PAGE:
• Title, Summary, Keyword: rural India

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Women's Knowledge, Attitudes, and Practices about Breast Cancer in a Rural District of Central India

  • Gangane, Nitin;Ng, Nawi;Sebastian, Miguel San
    • Asian Pacific Journal of Cancer Prevention
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    • v.16 no.16
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    • pp.6863-6870
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    • 2015
  • Background: Breast cancer accounted for almost 25% of all cancers in women globally in 2012. Although breast cancer is the most prevalent cancer in India, there is no organised national breast cancer screening programme. Local studies on the burden of breast cancer are essential to develop effective context-specific strategies for an early detection breast cancer programme, considering the cultural and ethnic heterogeneity in India. This study examined the knowledge, attitudes, and practices about breast cancer in rural women in Central India. Materials and Methods: This community-based cross sectional study was conducted in Wardha district, located in Maharashtra state in Central India in 2013. The sample included 1000 women (609 rural, 391 urban) aged 13-50 years, selected as representative from each of the eight development blocks in the district, using stratified cluster sampling. Trained social workers interviewed women and collected demographic and socio-economic data. The instrument also assessed respondents' knowledge about breast cancer and its symptoms, risks, methods of screening, diagnosis and treatment, as well as their attitudes towards breast cancer and selfreported practices of breast cancer screening. Chi-square and t-test were applied to assess differences in the levels of knowledge, attitude, and practice (the outcome variables) between urban and rural respondents. Multivariable linear regression was conducted to analyse the relationship between socio-demographic factors and the outcome variables. Results: While about two-thirds of rural and urban women were aware of breast cancer, less than 7% in rural and urban areas had heard about breast self-examination. Knowledge about breast cancer, its symptoms, risk factors, diagnostic modalities, and treatment was similarly poor in both rural and urban women. Urban women demonstrated more positive attitudes towards breast cancer screening practices than their rural counterparts. Better knowledge of breast cancer symptoms, risk factors, diagnosis, and treatment correlated significantly with older age, higher levels of education, and being office workers or in business. Conclusions: Women in rural Central India have poor knowledge about breast cancer, its symptoms and risk factors. Breast self-examination is hardly practiced, though the willingness to learn is high. Positive attitudes towards screening provide an opportunity to promote breast self-examination.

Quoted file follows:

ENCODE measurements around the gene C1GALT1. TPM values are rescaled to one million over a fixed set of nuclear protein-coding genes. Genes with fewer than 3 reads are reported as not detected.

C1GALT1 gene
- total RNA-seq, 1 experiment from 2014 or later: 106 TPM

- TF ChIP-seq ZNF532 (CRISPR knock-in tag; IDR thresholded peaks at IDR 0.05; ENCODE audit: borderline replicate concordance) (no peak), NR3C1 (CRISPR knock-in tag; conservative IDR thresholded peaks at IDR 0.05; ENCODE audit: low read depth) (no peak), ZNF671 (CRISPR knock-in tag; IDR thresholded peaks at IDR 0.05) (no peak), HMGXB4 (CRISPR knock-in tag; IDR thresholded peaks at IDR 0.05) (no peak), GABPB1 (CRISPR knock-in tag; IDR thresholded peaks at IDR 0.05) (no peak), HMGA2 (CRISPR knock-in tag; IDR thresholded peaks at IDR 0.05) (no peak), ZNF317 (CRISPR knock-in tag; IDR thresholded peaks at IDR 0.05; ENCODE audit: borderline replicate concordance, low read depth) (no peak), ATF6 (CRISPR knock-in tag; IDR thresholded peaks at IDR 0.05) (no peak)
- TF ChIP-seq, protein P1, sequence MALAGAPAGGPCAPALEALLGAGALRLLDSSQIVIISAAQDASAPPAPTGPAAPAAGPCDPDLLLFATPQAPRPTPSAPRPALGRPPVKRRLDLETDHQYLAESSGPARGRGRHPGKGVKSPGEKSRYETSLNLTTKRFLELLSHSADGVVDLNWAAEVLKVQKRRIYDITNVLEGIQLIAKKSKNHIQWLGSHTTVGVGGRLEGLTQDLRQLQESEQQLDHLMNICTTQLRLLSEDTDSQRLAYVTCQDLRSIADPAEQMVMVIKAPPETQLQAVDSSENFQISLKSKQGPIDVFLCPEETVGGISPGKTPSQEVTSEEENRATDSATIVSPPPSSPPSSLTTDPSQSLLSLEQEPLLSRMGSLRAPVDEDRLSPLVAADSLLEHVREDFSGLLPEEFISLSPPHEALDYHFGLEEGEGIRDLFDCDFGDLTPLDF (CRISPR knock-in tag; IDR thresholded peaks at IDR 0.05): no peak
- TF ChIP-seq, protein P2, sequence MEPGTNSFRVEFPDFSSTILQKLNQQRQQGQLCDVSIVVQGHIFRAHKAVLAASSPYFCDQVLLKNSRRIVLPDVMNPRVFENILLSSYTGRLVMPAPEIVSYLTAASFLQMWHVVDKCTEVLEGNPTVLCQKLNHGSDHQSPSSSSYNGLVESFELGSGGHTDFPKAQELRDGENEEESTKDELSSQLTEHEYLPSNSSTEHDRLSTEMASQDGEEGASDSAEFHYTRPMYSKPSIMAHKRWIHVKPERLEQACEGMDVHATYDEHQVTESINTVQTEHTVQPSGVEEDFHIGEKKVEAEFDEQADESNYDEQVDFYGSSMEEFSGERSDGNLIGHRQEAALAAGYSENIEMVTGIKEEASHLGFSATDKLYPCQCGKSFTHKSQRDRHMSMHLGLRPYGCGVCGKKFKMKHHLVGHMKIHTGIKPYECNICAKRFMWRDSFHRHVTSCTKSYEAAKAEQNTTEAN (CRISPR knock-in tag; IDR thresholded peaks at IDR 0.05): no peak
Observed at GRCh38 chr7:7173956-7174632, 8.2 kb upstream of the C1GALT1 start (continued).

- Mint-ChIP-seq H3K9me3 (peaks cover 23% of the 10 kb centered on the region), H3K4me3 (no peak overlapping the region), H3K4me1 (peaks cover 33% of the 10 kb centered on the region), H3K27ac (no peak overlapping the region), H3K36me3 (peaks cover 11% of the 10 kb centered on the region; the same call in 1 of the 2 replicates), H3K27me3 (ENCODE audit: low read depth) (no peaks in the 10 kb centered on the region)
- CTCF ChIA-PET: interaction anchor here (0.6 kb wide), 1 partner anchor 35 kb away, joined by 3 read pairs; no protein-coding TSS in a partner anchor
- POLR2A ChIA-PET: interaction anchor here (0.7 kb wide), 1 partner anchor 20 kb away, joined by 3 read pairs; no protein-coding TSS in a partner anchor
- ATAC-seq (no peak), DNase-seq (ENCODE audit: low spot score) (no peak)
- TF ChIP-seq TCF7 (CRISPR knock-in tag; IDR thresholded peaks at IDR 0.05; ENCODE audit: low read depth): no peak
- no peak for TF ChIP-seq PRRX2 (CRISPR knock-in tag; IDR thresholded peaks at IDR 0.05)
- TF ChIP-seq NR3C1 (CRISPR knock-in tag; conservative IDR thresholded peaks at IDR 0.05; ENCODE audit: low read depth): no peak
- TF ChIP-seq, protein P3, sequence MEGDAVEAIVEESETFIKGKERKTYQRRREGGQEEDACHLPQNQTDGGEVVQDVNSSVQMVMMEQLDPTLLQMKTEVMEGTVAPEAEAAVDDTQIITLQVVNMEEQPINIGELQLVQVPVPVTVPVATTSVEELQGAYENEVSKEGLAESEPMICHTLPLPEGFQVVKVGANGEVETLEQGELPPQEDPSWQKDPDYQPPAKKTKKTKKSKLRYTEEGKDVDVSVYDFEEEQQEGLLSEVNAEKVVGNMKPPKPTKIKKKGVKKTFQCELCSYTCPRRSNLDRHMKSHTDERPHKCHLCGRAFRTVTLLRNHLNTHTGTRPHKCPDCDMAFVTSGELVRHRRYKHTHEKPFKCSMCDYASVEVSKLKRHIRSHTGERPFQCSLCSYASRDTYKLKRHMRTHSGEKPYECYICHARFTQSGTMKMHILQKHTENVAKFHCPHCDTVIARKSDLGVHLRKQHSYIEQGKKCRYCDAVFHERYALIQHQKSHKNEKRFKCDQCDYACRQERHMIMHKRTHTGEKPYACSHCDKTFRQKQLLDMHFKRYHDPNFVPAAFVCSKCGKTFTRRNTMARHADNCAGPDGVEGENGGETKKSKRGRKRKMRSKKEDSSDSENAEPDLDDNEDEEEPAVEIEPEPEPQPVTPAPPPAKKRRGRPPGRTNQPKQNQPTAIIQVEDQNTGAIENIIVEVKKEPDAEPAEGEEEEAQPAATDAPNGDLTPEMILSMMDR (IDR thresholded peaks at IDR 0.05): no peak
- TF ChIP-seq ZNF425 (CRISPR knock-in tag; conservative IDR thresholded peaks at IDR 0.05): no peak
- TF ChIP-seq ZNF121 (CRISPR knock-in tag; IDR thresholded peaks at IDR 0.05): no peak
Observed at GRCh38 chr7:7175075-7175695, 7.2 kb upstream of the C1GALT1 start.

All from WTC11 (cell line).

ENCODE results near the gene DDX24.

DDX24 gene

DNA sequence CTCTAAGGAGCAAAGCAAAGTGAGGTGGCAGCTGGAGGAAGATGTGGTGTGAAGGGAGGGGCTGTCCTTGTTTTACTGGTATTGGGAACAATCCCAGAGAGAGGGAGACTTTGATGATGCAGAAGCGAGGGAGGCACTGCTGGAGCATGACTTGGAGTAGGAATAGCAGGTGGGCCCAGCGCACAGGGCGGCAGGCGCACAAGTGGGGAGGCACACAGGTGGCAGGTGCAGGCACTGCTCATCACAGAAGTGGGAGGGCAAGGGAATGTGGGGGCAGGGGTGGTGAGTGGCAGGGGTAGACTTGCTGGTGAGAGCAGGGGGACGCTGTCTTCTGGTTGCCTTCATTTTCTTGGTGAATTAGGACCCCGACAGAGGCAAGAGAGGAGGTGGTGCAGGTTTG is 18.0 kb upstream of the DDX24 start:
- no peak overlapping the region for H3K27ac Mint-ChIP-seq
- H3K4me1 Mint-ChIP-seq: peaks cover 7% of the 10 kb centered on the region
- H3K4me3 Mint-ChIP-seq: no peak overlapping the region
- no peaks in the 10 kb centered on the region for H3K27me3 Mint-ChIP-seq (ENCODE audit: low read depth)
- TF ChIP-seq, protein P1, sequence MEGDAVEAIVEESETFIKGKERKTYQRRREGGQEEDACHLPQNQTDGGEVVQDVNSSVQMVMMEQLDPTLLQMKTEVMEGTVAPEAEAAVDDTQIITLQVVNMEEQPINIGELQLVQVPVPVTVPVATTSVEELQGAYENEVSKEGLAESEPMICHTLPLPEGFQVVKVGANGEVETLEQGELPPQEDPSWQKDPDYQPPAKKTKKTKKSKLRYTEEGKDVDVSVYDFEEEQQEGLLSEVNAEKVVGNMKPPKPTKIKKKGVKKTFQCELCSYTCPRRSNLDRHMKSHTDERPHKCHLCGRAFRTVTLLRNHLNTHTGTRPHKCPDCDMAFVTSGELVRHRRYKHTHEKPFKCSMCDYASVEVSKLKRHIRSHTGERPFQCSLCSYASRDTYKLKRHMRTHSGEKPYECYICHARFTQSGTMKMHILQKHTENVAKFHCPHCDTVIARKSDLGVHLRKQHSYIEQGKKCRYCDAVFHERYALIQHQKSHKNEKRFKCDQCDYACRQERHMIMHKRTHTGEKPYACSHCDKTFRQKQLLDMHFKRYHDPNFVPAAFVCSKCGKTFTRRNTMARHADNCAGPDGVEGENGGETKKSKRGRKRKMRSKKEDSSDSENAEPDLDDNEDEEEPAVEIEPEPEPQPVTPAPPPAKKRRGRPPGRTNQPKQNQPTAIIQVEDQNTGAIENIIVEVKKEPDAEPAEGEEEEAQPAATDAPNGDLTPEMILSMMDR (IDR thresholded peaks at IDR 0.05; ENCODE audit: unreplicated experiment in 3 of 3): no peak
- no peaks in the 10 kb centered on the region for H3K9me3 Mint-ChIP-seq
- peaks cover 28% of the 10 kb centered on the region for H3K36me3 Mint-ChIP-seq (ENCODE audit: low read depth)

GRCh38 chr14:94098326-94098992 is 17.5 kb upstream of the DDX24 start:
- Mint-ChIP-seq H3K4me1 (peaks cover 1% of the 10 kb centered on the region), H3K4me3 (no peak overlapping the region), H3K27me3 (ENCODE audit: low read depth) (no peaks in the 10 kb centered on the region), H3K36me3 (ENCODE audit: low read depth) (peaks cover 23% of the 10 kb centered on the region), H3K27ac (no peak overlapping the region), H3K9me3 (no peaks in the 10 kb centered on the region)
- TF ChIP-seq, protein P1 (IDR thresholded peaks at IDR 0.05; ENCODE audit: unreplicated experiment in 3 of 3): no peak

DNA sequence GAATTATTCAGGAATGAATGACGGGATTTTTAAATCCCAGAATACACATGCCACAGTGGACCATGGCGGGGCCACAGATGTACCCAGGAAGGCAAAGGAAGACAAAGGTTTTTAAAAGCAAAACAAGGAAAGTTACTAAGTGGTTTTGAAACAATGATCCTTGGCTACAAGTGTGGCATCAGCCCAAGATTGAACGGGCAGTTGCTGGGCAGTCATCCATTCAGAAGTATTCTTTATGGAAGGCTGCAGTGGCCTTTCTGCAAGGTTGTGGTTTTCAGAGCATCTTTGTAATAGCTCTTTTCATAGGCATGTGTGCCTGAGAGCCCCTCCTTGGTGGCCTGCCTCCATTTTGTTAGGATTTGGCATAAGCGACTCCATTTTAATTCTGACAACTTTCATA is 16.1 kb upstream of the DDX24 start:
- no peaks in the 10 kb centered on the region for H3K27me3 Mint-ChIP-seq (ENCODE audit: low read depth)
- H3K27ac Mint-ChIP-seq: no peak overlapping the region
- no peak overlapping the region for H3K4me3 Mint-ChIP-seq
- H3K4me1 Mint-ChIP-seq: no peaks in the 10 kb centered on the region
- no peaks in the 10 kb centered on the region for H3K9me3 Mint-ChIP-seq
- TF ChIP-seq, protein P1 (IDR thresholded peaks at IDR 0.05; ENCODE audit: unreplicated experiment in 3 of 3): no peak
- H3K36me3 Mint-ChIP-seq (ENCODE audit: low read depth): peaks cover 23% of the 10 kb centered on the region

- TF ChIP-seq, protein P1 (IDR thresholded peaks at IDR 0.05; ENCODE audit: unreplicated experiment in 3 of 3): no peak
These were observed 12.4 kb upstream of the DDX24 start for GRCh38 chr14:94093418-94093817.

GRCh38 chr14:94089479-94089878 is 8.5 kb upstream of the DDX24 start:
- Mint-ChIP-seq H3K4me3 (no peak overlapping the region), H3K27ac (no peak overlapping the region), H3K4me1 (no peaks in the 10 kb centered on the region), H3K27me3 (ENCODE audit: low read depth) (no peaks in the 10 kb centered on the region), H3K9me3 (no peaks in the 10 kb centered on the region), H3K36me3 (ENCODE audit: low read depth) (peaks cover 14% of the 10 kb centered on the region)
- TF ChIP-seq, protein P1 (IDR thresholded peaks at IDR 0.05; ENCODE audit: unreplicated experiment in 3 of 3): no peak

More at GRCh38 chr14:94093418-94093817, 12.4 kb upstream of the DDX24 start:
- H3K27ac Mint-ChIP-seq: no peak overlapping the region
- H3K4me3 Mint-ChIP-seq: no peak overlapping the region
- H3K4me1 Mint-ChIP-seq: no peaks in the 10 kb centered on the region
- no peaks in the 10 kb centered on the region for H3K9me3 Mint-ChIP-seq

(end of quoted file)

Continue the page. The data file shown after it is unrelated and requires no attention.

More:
Unsafe Disposal of Child Faeces: A Community-based Study in a Rural Block in West Bengal, India

  • PS, Preeti;Sahoo, Sanjaya Kumar;Biswas, Dhiraj;Dasgupta, Aparajita
    • Journal of Preventive Medicine and Public Health
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    • v.49 no.5
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    • pp.323-328
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    • 2016